were produced for Palmer because he is not housed at DWCC.
The court cannot force Defendants to produce something they
do not have.
for Production No. 6
request all documents related to suicide watch or extreme
suicide watch for prisoners placed on either status during
the relevant time period. Plaintiffs claim that Defendants
have only provided responsive documents for individuals
listed in other, separate requests rather than all suicide
watch records. Plaintiffs argue that the requested documents
are relevant to the case as an entire section of the
complaint deals with suicide watch. Defendants objected to
the request on the basis that it called for a determination
of what documents are “related” to suicide watch
and to the extent that the request sought confidential
information. Subject to those objections, Defendants did
provide some responsive documents.
their response, Defendants argue that the request is unduly
burdensome to determine which offenders have been on suicide
watch. Defendants would have to determine which documents are
“related” to suicide watch. Defendants argue that
the request is not sufficiently tailored to the needs of the
case. Plaintiffs reply that Defendants “have made no
showing that the universe of documents created by the prison
in relation to an individual being placed on suicide watch is
so vast as to render an ordinary person unable to determine
in part. The request is very overbroad as written, but the
court will modify it include only the documents that were
created by Defendants as a result of specific prisoners, to
be identified by Plaintiffs, being placed on either type of
suicide watch status during the relevant time period.
for Production No. 7
seek documents sufficient to show the names, job title, and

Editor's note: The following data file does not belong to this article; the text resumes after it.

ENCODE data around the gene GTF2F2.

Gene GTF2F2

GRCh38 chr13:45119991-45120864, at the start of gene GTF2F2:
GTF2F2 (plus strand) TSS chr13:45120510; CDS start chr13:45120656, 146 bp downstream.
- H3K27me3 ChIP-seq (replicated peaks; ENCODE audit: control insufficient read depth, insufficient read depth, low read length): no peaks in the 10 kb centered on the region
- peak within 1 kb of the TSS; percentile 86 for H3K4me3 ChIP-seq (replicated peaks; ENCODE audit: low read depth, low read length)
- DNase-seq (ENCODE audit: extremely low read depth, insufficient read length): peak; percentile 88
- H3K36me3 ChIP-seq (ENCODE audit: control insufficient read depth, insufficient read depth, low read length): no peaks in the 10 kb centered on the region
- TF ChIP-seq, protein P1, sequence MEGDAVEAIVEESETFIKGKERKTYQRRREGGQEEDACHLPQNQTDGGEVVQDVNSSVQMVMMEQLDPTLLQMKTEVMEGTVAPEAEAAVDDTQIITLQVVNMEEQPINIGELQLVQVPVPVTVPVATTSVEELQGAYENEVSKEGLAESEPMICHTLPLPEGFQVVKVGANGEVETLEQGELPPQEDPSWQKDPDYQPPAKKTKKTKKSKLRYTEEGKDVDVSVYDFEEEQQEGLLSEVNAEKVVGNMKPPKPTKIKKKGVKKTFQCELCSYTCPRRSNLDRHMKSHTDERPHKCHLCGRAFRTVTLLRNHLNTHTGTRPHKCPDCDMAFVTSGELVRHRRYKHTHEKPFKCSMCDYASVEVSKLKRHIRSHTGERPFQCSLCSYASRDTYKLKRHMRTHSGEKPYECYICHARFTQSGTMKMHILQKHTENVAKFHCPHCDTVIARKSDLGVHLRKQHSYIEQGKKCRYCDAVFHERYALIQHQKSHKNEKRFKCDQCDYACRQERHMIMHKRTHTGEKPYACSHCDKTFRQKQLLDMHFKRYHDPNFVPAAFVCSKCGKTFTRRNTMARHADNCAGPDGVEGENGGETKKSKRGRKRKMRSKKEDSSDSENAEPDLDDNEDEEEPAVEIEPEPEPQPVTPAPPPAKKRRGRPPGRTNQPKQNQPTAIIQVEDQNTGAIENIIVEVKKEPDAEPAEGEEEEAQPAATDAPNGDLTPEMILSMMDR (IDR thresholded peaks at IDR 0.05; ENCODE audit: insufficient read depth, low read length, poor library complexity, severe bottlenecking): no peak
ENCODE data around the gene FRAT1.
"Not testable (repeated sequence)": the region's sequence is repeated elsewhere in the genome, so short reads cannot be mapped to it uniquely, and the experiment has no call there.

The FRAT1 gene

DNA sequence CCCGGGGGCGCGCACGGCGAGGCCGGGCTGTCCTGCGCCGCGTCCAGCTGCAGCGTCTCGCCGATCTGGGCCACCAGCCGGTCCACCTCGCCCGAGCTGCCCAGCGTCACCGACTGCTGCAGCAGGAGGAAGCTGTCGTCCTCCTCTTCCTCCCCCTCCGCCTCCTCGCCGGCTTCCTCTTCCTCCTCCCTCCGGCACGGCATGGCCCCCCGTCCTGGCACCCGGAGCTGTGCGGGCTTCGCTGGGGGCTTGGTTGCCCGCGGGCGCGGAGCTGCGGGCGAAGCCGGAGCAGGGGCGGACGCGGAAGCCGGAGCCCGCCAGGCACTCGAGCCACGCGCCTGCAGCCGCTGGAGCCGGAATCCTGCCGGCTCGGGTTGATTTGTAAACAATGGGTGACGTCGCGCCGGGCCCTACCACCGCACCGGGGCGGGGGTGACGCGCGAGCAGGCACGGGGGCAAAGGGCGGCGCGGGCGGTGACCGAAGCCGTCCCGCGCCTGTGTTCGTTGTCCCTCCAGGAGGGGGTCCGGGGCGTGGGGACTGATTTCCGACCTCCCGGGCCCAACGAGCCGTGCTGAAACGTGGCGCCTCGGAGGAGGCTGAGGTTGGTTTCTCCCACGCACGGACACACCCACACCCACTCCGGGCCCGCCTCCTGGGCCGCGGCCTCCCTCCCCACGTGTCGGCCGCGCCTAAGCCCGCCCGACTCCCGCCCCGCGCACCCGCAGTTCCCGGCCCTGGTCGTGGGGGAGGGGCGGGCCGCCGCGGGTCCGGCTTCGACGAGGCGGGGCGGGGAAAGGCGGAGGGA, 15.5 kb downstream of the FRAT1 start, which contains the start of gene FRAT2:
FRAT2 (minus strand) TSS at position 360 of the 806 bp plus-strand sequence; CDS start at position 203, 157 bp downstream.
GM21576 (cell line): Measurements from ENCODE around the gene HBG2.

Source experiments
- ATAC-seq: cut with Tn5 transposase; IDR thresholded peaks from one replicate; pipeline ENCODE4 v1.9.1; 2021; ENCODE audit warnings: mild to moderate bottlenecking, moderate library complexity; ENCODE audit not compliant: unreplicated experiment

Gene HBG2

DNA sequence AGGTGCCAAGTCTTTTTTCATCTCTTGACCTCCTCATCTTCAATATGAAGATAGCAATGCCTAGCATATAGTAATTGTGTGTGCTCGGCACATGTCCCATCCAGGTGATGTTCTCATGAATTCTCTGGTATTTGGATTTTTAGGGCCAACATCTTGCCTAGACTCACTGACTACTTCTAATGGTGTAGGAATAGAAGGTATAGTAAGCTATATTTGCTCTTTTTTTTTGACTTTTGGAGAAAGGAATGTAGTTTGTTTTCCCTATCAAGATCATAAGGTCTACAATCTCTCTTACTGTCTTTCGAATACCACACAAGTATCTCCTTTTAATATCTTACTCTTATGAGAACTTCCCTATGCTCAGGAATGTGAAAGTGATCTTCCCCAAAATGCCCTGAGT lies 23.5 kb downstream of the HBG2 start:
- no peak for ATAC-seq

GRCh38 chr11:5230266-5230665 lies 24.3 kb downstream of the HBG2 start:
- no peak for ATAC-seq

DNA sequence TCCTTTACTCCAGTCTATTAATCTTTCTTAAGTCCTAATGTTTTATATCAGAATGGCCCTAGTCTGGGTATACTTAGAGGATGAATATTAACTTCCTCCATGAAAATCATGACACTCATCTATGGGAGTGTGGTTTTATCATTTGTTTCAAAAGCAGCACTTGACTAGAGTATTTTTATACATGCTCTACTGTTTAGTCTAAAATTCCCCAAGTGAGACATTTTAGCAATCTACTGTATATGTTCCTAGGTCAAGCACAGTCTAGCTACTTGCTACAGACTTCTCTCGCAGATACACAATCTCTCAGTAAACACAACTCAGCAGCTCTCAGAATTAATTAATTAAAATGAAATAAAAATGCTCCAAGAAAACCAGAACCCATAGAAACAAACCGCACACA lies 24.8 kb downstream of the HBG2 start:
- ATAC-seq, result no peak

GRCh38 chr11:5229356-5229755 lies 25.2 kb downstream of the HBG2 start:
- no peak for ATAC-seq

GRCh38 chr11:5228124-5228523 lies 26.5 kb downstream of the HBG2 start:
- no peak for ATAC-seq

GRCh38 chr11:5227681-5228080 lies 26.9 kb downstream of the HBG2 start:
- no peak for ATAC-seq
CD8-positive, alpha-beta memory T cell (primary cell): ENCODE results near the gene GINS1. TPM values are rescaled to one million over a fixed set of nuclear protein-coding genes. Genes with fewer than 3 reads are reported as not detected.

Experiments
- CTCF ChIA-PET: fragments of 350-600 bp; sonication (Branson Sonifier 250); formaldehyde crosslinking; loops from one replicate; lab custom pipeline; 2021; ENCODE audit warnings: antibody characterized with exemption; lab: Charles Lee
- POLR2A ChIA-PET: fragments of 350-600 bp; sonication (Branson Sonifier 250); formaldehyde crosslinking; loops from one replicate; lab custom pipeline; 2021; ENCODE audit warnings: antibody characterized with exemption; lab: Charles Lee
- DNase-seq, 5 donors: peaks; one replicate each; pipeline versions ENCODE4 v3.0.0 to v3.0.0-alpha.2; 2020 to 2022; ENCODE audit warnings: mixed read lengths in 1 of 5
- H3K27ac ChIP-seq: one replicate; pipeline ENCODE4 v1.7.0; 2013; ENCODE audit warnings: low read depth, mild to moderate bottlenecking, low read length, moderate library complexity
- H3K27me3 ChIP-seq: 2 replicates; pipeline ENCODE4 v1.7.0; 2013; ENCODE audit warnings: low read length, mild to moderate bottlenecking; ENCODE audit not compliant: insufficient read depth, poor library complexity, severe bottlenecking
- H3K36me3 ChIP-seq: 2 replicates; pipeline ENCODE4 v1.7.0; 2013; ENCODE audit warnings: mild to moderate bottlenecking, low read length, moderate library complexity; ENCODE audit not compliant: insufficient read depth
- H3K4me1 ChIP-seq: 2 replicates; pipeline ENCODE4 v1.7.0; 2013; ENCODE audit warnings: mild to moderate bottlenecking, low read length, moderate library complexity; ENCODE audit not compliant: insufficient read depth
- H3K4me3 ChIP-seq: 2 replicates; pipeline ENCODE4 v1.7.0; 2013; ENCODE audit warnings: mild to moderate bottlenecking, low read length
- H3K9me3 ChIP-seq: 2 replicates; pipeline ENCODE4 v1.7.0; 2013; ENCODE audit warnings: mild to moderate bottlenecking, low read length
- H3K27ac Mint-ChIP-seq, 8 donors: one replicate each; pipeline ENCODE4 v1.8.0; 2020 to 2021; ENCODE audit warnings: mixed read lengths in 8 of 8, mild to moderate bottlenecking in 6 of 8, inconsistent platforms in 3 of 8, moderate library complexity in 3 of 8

dates of employment of all mental health and medical staff
employed by or contracting with DWCC. Plaintiffs assert that
Defendants have not provided end dates for some of the staff.
Defendants respond that they provided a responsive document,
but it did not contain the end dates. Defendant argues that,
pursuant to Stevens v. Omega Protein, Inc., 2002 WL
1022507, *3 (E.D. La. 2002), a request for production cannot
compel the production of a document. Defendants state that
they can provide end dates for the employees informally or
through another discovery device.
in part as follows. Defendants are directed to provide the
end dates informally (but in writing).
for Production No. 8
request all documents sufficient to show the monthly
inventory of all mental health medications at DWCC within the
last 12 months. Plaintiffs claim that Defendants objected on
the basis that they did not possess any responsive documents
but referred to the medicine administration records and
prescription records attached to their response to Request
for Production No. 9.
argue that DWCC does not have an onsite pharmacy, and its
pharmacy needs are fulfilled by the Elayn Hunt Correctional
Center, which is not a party to this suit. In their reply,
Plaintiffs point out that the records of Elayn Hunt are under
the custody and control of defendant LDPSC.
The court does not believe it would be difficult for
Defendants to obtain this inventory information from Elayn
for Production No. 9
request all documents related to DWCC's prescription drug
database. Plaintiffs allege that defendants did not provide
any documents related to DWCC's prescription drug
database but only provided pill call logs for a small number
objected to the request as vague with regard to the term
“database.” Defendant asserts that it does not
have a prescription drug database within the intent of the
request as its pharmacy needs are fulfilled by Elayn Hunt.
Defendant claims that it provided administration and pharmacy
records in its possession for the named Plaintiffs and for
whom Plaintiffs provided medical releases. As with Request
No. 8, Plaintiff claims that the records of Elayn Hunt are
within the custody and control of LDPSC, and Defendant must
produce the documents.
This request is redundant of No. 8. Furthermore, the request
“for all documents related to …” is too
broad in the context of this request.
for Production No. 11
requested all unusual occurrence reports during the relevant
time period pertaining to several individuals. Defendant did
not provide reports for inmates Blanchard, Johnson, Kelly, or
Palmer. Defendant objected to the request on the basis that
it sought information regarding offenders who were not named
plaintiffs and who had not authorized release of their
information. Defendants again state that Palmer is not housed
at DWCC, and Defendants have not located any responsive
documents as to ...